Maureen pulls out her soapbox, climbs up and clears her throat.
First off I want to stress that I do not work for or represent any juice extractor or juice supplement. You won’t see me on TV selling juicers and extolling their virtues. So when I recommend some juice you can be sure it is not so I can sell you a juicer to fix the problem. Second, juicing is not a miracle cure. People are not going to lay down their crutches and walk away from the shrine of the juice extractor. The blind won’t see and those with Parkinson’s disease won’t be still. Don’t laugh. I have seen some “juice seminars” that resembled church meetings far more than appliance demonstrations.
Sure personal anecdotes can make riveting and powerful testimonials but do we know for sure they are real? Can we rely on the people who claim them to be truthful? Would you believe some people make up stories or exaggerate for the attention? I know some do because I have caught them at it and it never ceases to amaze me how some people can convince themselves that they are being truthful. It is very easy to cure yourself of a disease when you never had the disease to begin with.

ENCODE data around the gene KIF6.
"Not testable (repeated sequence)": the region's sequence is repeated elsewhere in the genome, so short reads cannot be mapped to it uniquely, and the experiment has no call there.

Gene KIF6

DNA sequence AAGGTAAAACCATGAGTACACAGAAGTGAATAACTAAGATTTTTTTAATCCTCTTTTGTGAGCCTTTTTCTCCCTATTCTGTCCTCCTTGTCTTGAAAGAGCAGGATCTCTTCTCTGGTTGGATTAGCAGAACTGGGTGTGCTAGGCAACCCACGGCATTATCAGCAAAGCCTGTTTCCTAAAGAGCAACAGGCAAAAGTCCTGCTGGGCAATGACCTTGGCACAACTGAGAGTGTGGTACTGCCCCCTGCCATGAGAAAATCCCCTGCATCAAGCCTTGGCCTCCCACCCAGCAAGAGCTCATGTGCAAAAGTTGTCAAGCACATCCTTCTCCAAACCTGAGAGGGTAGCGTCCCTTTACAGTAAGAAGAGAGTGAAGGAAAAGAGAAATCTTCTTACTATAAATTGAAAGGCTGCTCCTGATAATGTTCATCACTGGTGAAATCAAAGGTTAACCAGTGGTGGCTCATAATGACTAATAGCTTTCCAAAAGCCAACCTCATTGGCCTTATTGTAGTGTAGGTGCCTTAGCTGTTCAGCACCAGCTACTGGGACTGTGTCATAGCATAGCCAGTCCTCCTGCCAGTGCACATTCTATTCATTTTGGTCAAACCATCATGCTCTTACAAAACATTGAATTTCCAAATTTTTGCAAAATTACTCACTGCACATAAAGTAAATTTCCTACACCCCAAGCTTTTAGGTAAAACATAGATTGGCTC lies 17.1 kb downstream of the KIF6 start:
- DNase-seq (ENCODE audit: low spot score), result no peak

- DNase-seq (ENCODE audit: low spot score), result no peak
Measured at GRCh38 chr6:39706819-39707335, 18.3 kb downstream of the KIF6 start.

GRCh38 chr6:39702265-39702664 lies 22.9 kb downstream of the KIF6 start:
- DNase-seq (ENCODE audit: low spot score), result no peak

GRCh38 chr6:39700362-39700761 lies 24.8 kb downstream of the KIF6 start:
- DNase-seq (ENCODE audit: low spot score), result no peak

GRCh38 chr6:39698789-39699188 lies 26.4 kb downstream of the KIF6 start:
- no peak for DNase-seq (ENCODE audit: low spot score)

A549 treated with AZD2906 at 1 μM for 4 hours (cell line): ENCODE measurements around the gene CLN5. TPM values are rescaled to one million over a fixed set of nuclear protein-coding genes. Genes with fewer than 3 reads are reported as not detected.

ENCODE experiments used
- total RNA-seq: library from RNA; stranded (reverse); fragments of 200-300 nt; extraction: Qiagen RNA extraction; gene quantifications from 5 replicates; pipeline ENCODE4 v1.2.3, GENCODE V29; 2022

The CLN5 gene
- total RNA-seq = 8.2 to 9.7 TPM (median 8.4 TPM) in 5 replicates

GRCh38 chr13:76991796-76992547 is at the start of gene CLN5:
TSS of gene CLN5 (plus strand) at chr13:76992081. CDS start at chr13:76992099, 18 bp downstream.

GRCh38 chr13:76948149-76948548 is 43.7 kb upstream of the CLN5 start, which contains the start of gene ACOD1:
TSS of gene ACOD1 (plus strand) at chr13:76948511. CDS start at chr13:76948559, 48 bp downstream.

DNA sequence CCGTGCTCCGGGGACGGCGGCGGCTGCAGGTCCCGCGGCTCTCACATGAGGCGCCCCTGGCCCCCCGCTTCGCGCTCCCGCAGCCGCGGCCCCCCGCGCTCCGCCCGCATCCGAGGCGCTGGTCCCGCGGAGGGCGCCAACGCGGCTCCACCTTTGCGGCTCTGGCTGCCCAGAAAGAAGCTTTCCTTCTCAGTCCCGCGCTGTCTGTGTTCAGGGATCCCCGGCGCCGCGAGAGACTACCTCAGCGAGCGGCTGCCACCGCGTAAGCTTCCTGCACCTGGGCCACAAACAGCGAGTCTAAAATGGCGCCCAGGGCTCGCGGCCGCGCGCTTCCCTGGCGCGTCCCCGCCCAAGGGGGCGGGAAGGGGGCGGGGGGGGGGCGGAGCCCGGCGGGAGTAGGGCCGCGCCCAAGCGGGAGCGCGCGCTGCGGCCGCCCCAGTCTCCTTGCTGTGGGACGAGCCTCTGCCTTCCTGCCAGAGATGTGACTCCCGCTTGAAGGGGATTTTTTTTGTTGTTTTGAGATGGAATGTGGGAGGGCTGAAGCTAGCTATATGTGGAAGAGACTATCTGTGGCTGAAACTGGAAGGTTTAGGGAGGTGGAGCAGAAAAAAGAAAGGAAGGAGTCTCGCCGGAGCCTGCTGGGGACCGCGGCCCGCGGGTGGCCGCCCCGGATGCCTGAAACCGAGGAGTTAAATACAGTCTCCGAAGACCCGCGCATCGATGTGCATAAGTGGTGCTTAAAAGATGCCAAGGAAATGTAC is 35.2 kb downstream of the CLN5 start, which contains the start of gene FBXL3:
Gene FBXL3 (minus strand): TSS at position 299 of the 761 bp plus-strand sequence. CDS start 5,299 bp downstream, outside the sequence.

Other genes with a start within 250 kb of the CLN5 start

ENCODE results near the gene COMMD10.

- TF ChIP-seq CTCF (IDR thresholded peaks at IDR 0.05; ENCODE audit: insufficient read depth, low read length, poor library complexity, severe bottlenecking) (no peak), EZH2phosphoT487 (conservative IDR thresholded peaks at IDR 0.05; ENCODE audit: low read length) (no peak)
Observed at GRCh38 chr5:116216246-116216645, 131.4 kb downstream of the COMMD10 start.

I’m not saying that wonderful things don’t happen in this world just to be suspicious when someone lays claim to the miraculous. Or when they have cured themselves of a large number of disorders. I seem to add a new problem to my medical history every time I visit my doctor but I have yet to cure myself of any of them. Has nutrition improved my life? Without a doubt yes. For a large number of Americans nutrition has even saved lives. Just keep your BS meter tuned and cultivate a healthy skepticism. Remember powerful emotions can override our logical minds when we get caught up in the moment. Then, when we take possession of the $300 machine the next week, we wonder what possessed us to spend so much on something that will never leave the appliance garage.